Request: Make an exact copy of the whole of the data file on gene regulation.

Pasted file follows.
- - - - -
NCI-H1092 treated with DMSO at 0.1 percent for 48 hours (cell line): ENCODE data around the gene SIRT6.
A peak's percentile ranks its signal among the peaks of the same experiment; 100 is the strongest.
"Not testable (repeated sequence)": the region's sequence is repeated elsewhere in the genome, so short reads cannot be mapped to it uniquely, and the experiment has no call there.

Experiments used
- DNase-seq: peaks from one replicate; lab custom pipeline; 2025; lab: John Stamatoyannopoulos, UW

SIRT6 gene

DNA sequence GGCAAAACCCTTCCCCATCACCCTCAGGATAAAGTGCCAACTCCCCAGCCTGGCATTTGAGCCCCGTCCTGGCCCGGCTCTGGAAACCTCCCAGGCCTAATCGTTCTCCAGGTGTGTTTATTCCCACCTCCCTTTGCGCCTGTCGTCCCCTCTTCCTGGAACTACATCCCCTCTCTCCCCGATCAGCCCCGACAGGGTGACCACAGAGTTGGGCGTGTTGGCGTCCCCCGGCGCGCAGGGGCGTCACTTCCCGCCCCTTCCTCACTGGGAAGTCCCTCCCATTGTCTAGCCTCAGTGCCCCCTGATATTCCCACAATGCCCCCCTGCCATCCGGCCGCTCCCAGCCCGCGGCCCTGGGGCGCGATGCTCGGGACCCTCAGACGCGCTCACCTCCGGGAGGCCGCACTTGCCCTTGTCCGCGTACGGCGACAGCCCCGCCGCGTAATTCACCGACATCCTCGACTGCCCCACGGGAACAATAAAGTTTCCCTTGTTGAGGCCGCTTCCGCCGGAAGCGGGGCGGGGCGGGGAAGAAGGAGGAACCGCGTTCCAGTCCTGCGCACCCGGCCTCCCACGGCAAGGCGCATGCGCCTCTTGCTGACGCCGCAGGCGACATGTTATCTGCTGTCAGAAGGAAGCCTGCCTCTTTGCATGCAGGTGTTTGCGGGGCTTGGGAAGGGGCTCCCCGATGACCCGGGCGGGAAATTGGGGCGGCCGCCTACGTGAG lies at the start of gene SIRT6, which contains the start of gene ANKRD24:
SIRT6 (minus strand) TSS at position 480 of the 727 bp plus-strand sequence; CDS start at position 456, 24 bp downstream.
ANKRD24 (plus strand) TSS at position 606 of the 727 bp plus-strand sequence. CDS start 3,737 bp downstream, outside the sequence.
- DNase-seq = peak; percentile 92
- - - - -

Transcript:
NCI-H1092 treated with DMSO at 0.1 percent for 48 hours (cell line): ENCODE data around the gene SIRT6.
A peak's percentile ranks its signal among the peaks of the same experiment; 100 is the strongest.
"Not testable (repeated sequence)": the region's sequence is repeated elsewhere in the genome, so short reads cannot be mapped to it uniquely, and the experiment has no call there.

Experiments used
- DNase-seq: peaks from one replicate; lab custom pipeline; 2025; lab: John Stamatoyannopoulos, UW

SIRT6 gene

DNA sequence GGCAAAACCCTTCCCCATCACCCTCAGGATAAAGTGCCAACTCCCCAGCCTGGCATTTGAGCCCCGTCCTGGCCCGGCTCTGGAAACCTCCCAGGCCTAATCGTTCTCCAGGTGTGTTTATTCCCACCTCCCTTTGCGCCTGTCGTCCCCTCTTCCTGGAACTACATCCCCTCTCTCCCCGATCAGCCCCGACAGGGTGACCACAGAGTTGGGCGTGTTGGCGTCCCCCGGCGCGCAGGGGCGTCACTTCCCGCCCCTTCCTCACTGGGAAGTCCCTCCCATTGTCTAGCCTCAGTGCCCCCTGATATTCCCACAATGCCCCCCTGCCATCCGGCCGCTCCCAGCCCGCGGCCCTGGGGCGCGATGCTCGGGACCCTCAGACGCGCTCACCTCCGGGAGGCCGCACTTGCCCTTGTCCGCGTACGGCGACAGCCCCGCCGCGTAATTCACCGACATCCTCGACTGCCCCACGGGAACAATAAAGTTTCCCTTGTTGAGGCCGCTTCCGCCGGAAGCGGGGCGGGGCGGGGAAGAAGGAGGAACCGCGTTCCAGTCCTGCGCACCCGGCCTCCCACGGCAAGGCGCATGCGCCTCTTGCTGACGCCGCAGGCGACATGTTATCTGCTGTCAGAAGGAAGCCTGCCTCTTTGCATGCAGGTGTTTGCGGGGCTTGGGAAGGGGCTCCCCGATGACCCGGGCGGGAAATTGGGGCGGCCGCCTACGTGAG lies at the start of gene SIRT6, which contains the start of gene ANKRD24:
SIRT6 (minus strand) TSS at position 480 of the 727 bp plus-strand sequence; CDS start at position 456, 24 bp downstream.
ANKRD24 (plus strand) TSS at position 606 of the 727 bp plus-strand sequence. CDS start 3,737 bp downstream, outside the sequence.
- DNase-seq = peak; percentile 92